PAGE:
The moon orbits around the earth every 29.5 days and since our months typically have 30-31 days that leaves some leftover time (0.5-1.5 days). Eventually that adds up and we get an extra cycle in one month, and that means an extra full moon. Typically, months only get one full moon and so having two is pretty rare, happening every 2.7 years.
Hence, the phrase, “once in a blue moon,” which is a lot like saying “once in about 3 years”.
I love this stuff (orbits, planets, stars) and have been a star-gazer since I was a kid. If you are too, then you can enjoy the “blue moon” this Friday, August 31, 2012.
Yep, it’s been around three years since the last one (2.67 years to be exact, the last blue moon was on New Year’s Eve – Dec 31, 2009). I also think you should try, at whatever the cost, to say “once in a blue moon” about something. Think of something you know you won’t do or won’t happen until July 2015 (the next blue moon).
The California Surf Museum is proud to highlight surf film-making in its non-traditional approach. Our final Big Wednesday film night will feature two 20 minute segments of the latest and greatest Korduroy.TV clips, Q&A with the filmmakers and staff, and interesting props and cameras from the Korduroy crew. Learn about their recent Kick-starter campaign, their company ethos, and how they are pushing surf content in a new direction.
With the advent of iPhones, cheap HD cameras, and the GoPro, a whole legion of film-makers have entered the scene. Combine their work with the long-established tradition of independent film-making in the surf world and you have a new golden age of the surf film.
Korduroy.TV is at the epicenter of this movement and growing fast. This should be the highlight of the Big Wednesday screening series.
Not long ago, we told you about the 10 million guest nights booked on our site. Little did we know that our community was just getting warmed up…After a few massive weeks of travel, plus a bit of excitement in London, we saw our biggest night in history take place last Saturday, August 4.
How big? Well, 60,000 people were staying on Airbnb that night. That’s five times the number of guests from August 4, 2011.
More than two-thirds of those travelers were from outside the U.S., coming from 174 countries. That’s pretty incredible.
The company put together a few graphics celebrating this feat:
Written, Directed, Produced by Paul Wie (vimeo.com/paulwie)
Produced and Edited by Peter Yun
Co-Produced by Jason Lee
Music by Robert Litton
Director of Photography: Chris Saul
I think I saw this the other day, very early morning where 4 guys were playing doubles tennis. They could barely hit the ball but were acting like it was the Wimbledon finals. It was so mesmerizing I secretly watched for 15 minutes.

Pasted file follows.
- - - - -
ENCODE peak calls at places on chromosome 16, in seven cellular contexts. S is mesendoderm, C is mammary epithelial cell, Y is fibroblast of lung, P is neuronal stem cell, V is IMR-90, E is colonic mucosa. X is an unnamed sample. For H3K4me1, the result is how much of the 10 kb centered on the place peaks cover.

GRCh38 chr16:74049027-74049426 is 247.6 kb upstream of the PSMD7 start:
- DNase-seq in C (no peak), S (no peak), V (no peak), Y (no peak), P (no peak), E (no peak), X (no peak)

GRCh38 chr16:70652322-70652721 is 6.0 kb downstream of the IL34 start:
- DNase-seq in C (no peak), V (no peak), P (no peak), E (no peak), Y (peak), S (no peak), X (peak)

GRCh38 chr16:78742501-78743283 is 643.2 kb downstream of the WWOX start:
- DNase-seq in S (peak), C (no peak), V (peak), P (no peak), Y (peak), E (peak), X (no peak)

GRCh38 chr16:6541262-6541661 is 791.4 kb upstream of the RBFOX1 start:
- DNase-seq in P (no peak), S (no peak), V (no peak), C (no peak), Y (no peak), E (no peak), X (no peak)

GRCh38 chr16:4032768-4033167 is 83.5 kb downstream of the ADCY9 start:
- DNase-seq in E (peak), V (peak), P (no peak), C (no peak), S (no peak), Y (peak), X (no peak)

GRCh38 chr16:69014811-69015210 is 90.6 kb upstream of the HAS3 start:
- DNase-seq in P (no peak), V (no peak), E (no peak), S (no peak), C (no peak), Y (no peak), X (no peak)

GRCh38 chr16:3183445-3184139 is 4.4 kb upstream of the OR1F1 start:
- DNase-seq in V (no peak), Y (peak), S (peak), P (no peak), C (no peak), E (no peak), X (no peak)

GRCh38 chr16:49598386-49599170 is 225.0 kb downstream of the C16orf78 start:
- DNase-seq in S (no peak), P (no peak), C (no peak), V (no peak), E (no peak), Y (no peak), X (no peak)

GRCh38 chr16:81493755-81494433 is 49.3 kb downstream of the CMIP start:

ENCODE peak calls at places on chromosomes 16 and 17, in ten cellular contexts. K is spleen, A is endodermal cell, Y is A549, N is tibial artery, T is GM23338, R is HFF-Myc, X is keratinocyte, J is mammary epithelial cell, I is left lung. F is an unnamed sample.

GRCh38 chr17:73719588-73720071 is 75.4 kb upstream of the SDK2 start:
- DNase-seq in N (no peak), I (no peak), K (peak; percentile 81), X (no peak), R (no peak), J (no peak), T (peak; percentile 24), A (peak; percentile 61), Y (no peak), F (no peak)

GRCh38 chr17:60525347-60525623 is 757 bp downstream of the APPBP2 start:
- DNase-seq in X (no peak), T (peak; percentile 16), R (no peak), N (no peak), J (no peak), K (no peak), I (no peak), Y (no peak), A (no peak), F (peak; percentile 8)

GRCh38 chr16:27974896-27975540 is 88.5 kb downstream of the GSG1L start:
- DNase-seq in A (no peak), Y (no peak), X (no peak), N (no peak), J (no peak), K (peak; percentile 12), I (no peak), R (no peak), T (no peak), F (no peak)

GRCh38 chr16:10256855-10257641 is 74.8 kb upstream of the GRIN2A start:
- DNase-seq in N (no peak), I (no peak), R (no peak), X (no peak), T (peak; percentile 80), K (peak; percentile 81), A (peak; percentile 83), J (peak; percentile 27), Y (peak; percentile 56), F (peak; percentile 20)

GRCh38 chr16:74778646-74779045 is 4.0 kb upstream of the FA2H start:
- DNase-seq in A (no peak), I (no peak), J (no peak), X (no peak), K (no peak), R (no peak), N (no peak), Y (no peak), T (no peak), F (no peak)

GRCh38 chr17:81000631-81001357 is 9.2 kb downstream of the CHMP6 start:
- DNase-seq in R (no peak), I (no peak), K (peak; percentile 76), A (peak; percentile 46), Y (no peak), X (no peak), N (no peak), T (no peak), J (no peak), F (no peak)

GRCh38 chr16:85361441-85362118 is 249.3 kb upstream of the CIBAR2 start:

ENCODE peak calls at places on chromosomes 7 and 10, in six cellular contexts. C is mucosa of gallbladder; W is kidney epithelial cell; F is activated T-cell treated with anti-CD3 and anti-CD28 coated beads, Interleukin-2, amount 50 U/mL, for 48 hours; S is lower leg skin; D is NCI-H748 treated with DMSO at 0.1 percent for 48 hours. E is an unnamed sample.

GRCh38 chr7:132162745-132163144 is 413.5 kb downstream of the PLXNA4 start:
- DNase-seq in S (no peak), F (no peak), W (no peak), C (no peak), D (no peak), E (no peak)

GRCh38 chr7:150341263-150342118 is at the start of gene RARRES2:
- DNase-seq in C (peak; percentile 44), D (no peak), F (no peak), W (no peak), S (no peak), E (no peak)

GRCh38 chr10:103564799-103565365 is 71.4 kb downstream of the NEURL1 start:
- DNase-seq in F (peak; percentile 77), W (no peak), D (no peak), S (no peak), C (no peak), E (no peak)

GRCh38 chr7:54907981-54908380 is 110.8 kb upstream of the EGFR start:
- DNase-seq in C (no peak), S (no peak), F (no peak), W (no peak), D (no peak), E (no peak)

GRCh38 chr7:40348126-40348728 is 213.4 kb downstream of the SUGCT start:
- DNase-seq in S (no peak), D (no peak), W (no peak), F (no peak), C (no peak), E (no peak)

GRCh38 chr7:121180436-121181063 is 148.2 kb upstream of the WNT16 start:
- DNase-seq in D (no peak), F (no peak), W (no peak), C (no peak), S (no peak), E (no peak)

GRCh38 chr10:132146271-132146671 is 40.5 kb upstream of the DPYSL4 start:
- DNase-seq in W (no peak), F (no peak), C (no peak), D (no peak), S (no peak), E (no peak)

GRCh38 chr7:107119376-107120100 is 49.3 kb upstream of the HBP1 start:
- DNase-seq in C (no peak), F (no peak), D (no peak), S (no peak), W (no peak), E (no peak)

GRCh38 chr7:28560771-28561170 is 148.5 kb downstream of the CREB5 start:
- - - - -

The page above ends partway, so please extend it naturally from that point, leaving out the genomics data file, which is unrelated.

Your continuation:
There is a storm sweeping down the coast of California. Here in Southern California the rain is pouring down. Yesterday it hit San Francisco with some lightning…
They say that lightning never strikes twice, but this amazing photo proves otherwise.
An incredible eight bolts struck the Bay Bridge in San Francisco last night which was captured in this incredible shot by photographer Phil McGrew, who took the photo through the rain-soaked window of his apartment.
“You can count the strikes, the Bay Bridge has four distinct towers and you can see the lightning hitting each tower.”
One World Trade Center hit a milestone at the end of January when it passed the 90th floor and became the most expensive building in the world.
Now, with construction passing the 93rd floor, it’ll soon hit another milestone: in the next few weeks, it will pass the Empire State Building to become the tallest building in NYC.
Eventually, the 104-story tower will be taller than 1776 feet (including spire and antennae). “It’s a statement of fortitude and determination and the absolute best of mankind.” The tower’s three-level observation deck on the 100th, 101st and 102nd floor—around 1,269 feet up—is projected to be open to the public by early 2014.
Feb 6, 2012 — One of the Expedition 30 crew members aboard the International Space Station took this nighttime photograph of much of the eastern (Atlantic) coast of the United States. Large metropolitan areas and other easily recognizable sites from the Virginia/Maryland/Washington, D.C. area spanning almost to Rhode Island are visible in the scene. Boston is just out of frame at right. Long Island and the Greater Metropolitan area of New York City are visible in the lower right quadrant. Large cities in Pennsylvania (Philadelphia and Pittsburgh) are near center. Parts of two Russian vehicles parked at the orbital outpost are seen in left foreground.